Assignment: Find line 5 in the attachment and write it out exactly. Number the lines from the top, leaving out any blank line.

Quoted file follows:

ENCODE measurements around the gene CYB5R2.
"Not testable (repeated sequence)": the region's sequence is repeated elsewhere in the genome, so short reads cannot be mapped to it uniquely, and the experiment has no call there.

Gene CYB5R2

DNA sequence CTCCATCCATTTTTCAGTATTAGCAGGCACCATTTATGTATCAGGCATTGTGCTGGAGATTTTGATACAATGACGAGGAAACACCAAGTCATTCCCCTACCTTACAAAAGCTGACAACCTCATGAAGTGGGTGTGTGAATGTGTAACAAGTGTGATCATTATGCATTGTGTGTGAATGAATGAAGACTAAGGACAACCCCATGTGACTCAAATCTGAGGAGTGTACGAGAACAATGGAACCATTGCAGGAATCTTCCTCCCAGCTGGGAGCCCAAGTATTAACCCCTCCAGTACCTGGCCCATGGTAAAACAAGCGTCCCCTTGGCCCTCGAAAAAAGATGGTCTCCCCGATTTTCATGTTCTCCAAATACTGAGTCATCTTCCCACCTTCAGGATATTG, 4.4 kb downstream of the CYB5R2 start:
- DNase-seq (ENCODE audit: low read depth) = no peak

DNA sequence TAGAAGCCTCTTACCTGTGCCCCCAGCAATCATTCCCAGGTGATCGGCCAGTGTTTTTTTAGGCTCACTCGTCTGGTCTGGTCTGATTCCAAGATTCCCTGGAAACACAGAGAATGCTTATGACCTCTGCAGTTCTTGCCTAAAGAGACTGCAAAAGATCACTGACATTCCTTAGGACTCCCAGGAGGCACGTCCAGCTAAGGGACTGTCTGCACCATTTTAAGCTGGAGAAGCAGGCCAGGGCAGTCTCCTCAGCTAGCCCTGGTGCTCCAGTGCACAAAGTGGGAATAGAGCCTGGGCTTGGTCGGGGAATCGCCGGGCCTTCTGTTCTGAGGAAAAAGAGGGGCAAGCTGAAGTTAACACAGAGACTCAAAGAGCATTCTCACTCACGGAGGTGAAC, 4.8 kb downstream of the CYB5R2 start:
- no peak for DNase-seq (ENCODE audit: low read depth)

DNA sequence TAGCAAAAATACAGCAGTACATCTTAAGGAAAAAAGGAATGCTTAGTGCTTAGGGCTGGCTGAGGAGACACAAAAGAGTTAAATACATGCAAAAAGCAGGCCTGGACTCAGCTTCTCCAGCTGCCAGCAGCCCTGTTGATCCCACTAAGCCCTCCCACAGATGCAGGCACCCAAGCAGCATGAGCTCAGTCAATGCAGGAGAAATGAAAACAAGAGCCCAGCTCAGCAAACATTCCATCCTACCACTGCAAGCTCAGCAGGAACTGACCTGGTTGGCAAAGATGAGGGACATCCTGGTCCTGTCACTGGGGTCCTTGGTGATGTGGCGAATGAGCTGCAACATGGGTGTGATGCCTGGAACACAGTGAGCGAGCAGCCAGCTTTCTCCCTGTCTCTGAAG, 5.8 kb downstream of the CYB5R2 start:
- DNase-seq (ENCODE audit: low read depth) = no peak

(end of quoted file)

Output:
- DNase-seq (ENCODE audit: low read depth) = no peak